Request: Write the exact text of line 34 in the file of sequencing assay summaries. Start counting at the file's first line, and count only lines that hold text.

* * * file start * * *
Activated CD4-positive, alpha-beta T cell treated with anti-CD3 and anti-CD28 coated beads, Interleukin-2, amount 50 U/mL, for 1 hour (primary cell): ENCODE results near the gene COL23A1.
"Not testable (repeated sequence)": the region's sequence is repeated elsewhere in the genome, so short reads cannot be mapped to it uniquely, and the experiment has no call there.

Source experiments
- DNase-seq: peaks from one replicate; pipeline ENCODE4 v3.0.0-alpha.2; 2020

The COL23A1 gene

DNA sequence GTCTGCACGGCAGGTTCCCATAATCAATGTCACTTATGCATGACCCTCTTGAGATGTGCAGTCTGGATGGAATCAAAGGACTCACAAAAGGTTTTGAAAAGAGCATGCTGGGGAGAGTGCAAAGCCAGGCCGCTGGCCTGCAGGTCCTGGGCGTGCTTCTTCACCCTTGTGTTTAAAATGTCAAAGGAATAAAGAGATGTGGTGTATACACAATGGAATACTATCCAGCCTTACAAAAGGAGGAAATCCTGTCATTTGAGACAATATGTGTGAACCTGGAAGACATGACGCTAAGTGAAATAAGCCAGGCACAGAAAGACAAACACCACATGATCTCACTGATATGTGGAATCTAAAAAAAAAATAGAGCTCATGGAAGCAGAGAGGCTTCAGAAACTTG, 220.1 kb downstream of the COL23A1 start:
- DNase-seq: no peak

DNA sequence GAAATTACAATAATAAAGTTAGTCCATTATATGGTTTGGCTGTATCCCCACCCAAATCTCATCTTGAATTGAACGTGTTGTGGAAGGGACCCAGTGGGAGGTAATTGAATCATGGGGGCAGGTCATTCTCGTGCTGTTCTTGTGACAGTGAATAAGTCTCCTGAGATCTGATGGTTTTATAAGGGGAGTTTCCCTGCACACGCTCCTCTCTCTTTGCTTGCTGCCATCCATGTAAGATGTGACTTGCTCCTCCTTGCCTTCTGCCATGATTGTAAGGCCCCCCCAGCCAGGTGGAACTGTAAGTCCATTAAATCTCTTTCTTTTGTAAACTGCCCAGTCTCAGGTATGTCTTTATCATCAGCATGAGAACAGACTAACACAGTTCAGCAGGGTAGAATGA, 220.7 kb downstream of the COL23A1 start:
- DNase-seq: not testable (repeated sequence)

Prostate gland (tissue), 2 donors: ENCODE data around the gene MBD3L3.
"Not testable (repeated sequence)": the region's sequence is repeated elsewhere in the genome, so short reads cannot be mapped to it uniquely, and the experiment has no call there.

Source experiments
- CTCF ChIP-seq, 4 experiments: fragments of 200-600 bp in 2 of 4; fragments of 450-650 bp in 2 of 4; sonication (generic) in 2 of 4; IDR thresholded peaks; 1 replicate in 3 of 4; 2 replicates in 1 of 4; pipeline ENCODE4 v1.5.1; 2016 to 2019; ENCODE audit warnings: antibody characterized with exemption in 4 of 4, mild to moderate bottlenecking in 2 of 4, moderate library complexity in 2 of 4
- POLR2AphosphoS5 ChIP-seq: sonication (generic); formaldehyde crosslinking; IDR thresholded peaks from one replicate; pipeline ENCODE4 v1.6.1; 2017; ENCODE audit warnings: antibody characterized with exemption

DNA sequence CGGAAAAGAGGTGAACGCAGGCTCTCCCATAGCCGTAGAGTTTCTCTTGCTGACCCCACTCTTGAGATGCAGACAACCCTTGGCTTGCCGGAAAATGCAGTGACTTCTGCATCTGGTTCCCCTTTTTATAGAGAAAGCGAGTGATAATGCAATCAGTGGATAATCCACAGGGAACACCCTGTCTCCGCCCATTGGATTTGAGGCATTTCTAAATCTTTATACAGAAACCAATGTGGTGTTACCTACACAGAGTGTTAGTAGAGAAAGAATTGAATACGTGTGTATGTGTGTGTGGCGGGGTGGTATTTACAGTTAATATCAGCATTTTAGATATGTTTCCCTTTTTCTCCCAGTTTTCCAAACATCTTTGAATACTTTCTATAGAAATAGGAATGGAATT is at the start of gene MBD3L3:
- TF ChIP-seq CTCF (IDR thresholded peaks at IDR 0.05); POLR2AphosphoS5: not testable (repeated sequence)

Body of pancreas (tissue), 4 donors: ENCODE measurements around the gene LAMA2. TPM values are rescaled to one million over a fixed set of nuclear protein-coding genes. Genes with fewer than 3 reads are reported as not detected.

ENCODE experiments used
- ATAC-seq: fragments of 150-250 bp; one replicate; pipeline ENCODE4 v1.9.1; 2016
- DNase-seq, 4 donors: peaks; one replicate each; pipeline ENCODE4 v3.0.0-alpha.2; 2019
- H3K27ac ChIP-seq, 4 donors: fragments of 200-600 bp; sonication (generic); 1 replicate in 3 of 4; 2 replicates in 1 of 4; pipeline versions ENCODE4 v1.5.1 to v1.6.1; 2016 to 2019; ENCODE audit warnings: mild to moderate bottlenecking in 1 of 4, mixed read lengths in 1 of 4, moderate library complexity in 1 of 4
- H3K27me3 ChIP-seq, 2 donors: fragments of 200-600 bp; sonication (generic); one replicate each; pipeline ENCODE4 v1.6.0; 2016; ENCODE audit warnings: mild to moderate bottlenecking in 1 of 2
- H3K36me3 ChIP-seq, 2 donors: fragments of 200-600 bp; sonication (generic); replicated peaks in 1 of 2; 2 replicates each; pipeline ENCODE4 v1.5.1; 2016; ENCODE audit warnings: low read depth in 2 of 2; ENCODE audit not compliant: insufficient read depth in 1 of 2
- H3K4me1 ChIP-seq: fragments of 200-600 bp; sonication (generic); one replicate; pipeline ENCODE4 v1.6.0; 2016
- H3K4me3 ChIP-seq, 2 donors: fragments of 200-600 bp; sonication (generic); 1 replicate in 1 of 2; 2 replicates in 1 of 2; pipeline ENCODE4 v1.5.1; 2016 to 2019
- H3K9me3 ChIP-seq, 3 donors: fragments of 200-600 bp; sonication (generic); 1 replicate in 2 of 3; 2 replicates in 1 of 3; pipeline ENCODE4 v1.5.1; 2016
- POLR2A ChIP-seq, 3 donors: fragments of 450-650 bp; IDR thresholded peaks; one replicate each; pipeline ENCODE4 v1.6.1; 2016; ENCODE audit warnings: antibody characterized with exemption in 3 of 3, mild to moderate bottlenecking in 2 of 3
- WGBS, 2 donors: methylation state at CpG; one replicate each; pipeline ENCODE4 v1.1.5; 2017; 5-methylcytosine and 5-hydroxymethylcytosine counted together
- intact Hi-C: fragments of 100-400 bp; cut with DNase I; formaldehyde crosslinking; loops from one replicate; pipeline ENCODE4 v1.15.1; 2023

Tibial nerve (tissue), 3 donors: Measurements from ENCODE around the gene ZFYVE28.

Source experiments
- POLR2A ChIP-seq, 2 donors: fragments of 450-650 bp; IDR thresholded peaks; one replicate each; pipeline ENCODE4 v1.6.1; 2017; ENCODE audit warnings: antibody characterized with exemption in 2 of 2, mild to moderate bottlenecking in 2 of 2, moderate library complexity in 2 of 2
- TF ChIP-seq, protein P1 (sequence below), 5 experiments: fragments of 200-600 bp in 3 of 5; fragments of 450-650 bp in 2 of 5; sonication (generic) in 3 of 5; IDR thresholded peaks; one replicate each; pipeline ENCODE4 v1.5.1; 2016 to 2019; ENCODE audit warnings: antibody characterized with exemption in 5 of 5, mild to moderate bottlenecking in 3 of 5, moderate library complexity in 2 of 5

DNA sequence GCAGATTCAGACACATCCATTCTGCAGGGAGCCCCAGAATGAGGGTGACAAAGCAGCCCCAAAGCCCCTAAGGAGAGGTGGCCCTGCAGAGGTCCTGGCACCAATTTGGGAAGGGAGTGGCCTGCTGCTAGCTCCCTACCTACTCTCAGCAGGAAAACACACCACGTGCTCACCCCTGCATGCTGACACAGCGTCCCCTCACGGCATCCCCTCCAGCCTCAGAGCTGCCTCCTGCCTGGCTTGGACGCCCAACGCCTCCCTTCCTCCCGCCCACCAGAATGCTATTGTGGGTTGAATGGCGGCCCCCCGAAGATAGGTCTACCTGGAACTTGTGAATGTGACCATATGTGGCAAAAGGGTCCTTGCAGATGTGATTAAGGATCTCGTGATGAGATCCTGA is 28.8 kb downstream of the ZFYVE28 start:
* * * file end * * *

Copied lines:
DNA sequence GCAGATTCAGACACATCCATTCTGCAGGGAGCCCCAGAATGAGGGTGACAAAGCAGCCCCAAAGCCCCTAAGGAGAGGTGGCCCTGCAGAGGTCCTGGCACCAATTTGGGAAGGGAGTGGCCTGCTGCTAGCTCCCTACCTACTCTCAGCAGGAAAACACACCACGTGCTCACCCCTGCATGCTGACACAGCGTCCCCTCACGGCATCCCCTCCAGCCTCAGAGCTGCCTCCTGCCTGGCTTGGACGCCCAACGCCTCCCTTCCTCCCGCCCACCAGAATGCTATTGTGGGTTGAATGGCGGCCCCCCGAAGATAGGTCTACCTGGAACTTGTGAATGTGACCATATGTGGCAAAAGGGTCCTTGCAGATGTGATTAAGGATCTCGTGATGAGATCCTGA is 28.8 kb downstream of the ZFYVE28 start: